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Enough is enough: zero accidents at work now!


The deaths of more than 30 construction workers on building sites across Europe over the last four months show the urgent need for EU action to raise safety standards in the sector. 
The spate of fatal accidents involves many cross-border and migrant workers, who are more vulnerable to exploitation through subcontracting, undeclared or illegal work, and bogus self-employment.  

The number of fatal accidents across construction is increasing across Europe, according to the latest data from Eurostat, however many also go unreported. 
Fatal accidents in the construction sector since October 2023:  
21 February 2024 - the Netherlands: Two construction workers killed, others severely injured, in an accident on a work site (accident with a crane). 

16 February 2024 - Italy: Five construction workers killed by a collapse on a building site in Florence, several more were injured.   

18 January 2024 - France: Two construction workers killed (collapse of a wall); French statistics report on average 1 fatal accident/day in construction.  

December 2023 - Spain: Nine construction workers killed in the month of December, double the number of the previous month.  

11 December 2023 - Sweden: five construction workers killed in another horrific accident. A few days later, another worker killed (crash of construction elevator).  

30 October 2023 - Germany: A dramatic accident with a collapsing scaffold in an elevator shaft killed four construction workers. 
In the recent Italian tragedy, one deceased worker is Italian while the others are migrant workers from Morocco and Tunisia. Unscrupulous employers, unresponsible practices of subcontracting and posting, too little attention to safety rules, lack of training, difficulties in clear communication, insufficient inspections. 

The tragedies show the need for a special fund to be established to support the families of migrant workers killed in accidents.  
The European Trade Union Confederation (ETUC) and the European Federation of Building and Woodworkers also called for European and national policy makers to take the following action:  

·       National and EU statistics for accidents at work, including fatalities; detailed per sector, and with a particular attention for posted and mobile workers; 

·       To limit subcontracting and ensure joint and several liability throughout the chain. We want direct jobs and quality jobs; 

·       To ban agencies and other intermediaries in posting in construction;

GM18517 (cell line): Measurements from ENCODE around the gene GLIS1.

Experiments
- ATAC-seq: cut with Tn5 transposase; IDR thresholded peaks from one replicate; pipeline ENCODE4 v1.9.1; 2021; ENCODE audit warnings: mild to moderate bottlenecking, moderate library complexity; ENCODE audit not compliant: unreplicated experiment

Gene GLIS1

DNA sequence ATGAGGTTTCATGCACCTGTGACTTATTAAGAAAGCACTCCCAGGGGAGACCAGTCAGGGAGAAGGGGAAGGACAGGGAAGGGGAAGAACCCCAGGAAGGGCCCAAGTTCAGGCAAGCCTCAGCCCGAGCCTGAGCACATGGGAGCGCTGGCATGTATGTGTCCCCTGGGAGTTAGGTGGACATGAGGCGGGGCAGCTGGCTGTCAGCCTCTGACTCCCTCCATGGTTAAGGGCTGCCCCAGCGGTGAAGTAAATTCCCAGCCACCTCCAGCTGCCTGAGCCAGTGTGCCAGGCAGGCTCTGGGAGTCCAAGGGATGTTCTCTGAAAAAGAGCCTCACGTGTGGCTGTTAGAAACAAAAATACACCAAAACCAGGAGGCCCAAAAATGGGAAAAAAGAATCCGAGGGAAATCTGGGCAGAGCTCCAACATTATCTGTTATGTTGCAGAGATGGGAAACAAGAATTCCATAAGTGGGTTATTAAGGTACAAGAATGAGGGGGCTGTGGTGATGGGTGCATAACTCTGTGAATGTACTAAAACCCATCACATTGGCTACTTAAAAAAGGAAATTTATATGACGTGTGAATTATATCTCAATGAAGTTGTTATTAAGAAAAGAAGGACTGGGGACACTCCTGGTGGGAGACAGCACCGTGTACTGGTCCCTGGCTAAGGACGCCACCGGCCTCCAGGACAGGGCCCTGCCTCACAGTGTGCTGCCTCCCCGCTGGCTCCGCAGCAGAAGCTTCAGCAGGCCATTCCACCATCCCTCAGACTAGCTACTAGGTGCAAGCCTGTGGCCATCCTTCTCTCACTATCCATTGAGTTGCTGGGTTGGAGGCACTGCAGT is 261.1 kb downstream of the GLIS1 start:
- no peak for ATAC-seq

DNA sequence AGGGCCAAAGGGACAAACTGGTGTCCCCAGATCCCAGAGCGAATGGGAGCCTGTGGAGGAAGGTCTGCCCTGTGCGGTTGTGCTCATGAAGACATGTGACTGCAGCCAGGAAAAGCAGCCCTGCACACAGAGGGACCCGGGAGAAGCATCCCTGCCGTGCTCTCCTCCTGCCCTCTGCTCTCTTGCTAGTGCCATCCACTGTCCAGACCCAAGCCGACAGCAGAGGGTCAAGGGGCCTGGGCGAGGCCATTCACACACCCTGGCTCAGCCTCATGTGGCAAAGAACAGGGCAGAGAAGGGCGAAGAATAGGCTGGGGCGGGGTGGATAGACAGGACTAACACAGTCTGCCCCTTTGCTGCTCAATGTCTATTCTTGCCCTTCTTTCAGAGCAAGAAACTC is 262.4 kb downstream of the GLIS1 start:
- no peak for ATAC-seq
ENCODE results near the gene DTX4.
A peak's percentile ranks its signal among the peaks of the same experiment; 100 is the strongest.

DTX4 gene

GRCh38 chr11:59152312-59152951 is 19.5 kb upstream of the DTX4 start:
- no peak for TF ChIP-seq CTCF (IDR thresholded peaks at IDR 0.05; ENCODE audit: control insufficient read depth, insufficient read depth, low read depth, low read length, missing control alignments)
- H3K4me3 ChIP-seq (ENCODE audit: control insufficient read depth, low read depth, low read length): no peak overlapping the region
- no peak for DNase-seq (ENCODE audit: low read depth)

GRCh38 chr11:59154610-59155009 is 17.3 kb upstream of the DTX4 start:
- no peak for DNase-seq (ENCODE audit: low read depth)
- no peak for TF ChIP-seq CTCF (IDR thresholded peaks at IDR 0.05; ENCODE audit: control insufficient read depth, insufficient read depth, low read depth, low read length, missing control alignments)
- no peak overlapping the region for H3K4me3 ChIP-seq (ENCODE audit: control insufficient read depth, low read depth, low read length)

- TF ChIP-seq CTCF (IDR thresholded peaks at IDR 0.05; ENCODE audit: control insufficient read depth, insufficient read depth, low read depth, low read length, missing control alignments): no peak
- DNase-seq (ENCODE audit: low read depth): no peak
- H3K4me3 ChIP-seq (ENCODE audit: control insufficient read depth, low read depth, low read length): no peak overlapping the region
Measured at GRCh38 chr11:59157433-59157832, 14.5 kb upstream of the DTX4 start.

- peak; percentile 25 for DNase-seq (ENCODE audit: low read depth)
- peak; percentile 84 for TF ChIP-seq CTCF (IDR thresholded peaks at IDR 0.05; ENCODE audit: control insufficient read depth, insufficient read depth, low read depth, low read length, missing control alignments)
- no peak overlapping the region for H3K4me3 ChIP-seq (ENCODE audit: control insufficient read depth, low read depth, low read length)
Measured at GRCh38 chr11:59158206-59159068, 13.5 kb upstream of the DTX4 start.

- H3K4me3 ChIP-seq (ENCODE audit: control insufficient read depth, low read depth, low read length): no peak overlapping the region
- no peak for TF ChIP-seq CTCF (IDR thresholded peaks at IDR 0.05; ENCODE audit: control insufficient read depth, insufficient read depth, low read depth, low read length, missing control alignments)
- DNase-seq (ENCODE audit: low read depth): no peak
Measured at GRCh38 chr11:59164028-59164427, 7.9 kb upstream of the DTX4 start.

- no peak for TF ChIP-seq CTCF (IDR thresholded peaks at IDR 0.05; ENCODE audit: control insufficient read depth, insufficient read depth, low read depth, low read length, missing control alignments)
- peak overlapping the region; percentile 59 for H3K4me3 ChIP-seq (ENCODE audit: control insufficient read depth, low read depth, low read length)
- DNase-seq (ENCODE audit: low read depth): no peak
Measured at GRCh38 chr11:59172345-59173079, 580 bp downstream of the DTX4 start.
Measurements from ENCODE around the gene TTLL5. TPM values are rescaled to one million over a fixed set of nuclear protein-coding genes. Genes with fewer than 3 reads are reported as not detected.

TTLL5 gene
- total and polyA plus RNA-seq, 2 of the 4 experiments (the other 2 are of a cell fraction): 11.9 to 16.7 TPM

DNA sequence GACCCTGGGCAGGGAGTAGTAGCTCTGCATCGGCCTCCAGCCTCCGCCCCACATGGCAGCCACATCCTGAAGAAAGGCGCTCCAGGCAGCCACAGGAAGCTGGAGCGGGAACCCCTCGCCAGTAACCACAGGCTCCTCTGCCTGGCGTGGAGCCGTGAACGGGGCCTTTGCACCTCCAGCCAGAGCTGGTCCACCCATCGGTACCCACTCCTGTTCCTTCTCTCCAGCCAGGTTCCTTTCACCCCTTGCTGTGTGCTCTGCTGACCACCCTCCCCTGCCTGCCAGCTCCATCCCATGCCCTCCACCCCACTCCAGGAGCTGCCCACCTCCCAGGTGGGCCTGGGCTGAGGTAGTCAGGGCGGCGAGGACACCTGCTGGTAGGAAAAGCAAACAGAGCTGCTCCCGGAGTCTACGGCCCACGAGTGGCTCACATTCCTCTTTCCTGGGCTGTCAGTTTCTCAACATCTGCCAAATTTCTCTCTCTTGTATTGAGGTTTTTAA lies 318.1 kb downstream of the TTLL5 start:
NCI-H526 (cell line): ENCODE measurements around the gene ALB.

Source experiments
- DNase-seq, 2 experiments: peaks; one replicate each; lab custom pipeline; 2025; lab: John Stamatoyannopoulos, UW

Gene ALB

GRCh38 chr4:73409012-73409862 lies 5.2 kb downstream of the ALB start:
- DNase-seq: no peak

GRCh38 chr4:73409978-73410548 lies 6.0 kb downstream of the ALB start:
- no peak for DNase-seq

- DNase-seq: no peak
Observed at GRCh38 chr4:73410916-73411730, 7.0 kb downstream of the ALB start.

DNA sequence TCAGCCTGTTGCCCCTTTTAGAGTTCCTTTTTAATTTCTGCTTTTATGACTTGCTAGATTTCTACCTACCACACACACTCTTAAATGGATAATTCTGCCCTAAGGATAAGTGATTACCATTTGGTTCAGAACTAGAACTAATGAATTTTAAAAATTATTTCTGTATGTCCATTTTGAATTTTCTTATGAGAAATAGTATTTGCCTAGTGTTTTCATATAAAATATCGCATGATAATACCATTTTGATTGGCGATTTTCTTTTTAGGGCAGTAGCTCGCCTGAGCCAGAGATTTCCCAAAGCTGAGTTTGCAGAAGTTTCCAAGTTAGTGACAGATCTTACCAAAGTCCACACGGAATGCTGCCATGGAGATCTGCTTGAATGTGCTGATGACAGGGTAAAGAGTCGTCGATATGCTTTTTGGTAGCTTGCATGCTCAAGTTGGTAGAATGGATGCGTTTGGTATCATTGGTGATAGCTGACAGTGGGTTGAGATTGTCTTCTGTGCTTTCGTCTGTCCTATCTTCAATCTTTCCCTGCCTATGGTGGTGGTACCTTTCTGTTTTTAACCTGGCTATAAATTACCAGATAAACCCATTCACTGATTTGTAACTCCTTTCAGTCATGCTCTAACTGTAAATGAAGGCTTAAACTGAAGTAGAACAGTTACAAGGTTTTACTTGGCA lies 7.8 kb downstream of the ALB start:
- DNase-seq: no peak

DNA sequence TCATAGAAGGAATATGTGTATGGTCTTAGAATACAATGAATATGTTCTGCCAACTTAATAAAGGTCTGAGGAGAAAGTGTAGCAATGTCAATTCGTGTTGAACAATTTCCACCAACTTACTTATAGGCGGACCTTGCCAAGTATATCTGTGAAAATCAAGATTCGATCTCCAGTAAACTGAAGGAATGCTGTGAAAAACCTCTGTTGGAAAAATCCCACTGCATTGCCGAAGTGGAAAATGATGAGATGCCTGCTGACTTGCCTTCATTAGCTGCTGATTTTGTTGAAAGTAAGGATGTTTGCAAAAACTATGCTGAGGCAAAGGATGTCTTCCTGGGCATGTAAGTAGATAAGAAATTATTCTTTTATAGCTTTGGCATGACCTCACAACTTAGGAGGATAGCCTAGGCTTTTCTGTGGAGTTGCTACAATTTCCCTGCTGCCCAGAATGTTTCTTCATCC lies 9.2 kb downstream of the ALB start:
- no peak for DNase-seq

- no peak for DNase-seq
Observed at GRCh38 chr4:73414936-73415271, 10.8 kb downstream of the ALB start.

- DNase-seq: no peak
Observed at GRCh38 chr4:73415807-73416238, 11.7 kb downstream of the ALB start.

·       Safe and healthy workplaces for all workers via the strict compliance with EU-OSH law; 

·       Strict practice of OSH training for all construction workers and specific training for professions like scaffolders or crane operators – towards European minimum standards for this training; 

·       Facilitate and support the work of labour inspectors;  

·       A financial support fund to assist posted and migrant workers and their families including third-country nationals in case of fatal accidents, severe injuries, as well as in case of occupational diseases; 

·       Digital solutions to identify and monitor in real time the presence of workers and self-employed on construction sites (check-in/-out) and with real-time access to data for labour inspectorates; 

·       Public clients to set the example. Publicly funded construction sites should have the highest health and safety standards in place and enforced. They should have strict rules for socially responsible and progressive tendering processes, including to ensure that public money goes to organisations that respect workers’ and trade union rights, that negotiate with trade unions and whose workers are covered by collective agreements.  

EFBWW general secretary, Tom Deleu states: “The time for symbolic actions has long passed. The European Union must deliver for workers. The free movement of services and the free movement of companies can never be more important than the protection of workers’ lives and livelihoods. We need to regulate the Internal Market in a stronger way. We need to limit subcontracting. We need a Social Progress Protocol”.  

ETUC General Secretary Esther Lynch states: “No one should have to put their life at risk to earn a living. Workplace deaths hurt whole families too. It is time to hold employers accountable and to stamp out abuses in the subcontracting chains. Workers demand urgent actions to make zero deaths at work and because of work a reality”.